It's a funny thing sometimes, watching yourself and your spouse as you go through something unexpected like this. Neither of you can anticipate how you will react. You never can. You think maybe you can, you think you can prepare spiritually, emotionally, whatever, for hard times that might come your way, and you think you know someone, and you think you can advise someone else on how they should be acting or what they should be doing in a situation, but unless you are in it, and unless you are them, you cannot know what you would do.  You just can't. And you just won't know what you do, and how you would act, until you are in it. Like in a plane crash, some people freak out, some people are calm in crisis. Some people naturally help others, some the survival instinct kicks in so strong they only think of themselves. They say many people can't even remember how to unlatch the seat buckle because it's different than a car seat buckle. That's how much muscle memory and panic sets in. So don't think you'll know what you'll do. You don't.

And sometimes, it's hard seeing yourself and someone you love as you go both go through this together.
You're both getting a crash course in survival. And you don't know what to do. And then things change, and you start over again.

On a final note: in our house you will also find 4 kids growing fast and becoming their own fascinating individuals and trying to learn to get along. A husband who is giving all he can to his wife and family, who worries about providing financially for all of their needs, and does his very best to keep on top of everything that his wife can't do. A wife who receives loving and thoughtful surprise packages from a group of high school friends who are unbelievably kind. And a beautiful world all around us to notice and take photos of. Life is good.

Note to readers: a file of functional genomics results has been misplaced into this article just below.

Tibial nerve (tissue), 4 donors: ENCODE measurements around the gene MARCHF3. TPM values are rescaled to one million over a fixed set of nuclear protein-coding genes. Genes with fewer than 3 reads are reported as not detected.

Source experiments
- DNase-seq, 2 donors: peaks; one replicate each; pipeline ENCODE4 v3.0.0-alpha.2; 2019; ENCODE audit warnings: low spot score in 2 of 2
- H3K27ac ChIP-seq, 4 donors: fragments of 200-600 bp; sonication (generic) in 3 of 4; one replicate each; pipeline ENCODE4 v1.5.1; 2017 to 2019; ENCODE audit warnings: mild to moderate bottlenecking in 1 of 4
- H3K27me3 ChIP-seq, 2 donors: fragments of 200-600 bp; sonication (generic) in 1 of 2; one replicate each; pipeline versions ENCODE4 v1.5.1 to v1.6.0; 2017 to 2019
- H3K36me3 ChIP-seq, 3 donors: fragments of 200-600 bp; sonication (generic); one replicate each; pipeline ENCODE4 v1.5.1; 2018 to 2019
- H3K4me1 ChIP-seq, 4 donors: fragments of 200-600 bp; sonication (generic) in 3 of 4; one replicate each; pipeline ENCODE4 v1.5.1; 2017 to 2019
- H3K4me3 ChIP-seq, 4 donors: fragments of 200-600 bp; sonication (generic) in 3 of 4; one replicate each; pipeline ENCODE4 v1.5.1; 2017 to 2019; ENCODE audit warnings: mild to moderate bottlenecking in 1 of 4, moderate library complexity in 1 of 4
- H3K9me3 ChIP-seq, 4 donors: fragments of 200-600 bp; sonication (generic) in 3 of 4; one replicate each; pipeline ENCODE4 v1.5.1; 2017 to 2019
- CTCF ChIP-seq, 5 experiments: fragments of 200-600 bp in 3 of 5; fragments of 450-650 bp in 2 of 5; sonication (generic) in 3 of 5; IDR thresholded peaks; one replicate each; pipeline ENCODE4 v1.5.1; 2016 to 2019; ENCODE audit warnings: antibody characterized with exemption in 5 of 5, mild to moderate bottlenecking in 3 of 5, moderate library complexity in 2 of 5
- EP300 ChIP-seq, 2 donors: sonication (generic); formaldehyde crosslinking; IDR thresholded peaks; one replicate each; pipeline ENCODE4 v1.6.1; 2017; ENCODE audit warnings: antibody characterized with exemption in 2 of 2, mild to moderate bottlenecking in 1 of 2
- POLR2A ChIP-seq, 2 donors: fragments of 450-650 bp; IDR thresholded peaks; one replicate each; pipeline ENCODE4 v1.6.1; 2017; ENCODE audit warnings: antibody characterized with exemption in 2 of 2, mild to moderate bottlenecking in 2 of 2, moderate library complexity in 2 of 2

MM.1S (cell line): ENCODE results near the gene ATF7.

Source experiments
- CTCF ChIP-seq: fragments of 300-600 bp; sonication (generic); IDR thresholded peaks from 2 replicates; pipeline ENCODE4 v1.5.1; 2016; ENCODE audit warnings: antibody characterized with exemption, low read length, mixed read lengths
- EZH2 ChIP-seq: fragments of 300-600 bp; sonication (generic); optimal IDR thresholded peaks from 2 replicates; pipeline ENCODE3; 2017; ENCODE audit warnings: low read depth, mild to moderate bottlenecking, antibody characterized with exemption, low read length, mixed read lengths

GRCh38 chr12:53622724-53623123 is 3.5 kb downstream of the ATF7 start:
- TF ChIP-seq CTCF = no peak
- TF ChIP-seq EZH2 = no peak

As I saw in a quote today: "The world is larger and more beautiful than my little struggle." - Ravi Zacharias
It is.

Friday, January 24, 2014

a few of my favorite things 2013: a moment

This is my favorite moment from 2013:

It's from my trip back to Virginia for my 20 year high school reunion this past summer.  The day after the reunion, I met up with a couple of my friends at an old park in the neighborhood we had grown up in. Most of the playground equipment that we remembered had long since been taken out and replaced, which was sad. Except for this sweet old metal whale! And you all know how much I love whales anyhow. So I told my friend I wanted a picture of me sitting on the whale.  Well, I sat down on it and the springs on the poor old whale were so old and loose that as I sat on it's tail, I immediately swung so far back that I almost hit the ground, which of course came as a bit of a surprise, so I started laughing uncontrollably as I swung back up and leaned forward to keep myself upright! And this is the shot she got of me on the whale.  People have told me that they like this picture of me, how nice it is to see me genuinely happy and smiling and laughing. And I agree with them. It isn't often that I get pictures of myself laughing. And I don't often like the way I look anymore smiling too hard, honestly. My face gets all scrunched up and I have a double chin and my eyes are squished and it's really not my best look, take my word for it. But this, I like this picture. And I liked remembering happy times of my childhood with good friends. Lots of good times at that playground.  So many memories. So this is a good moment.:)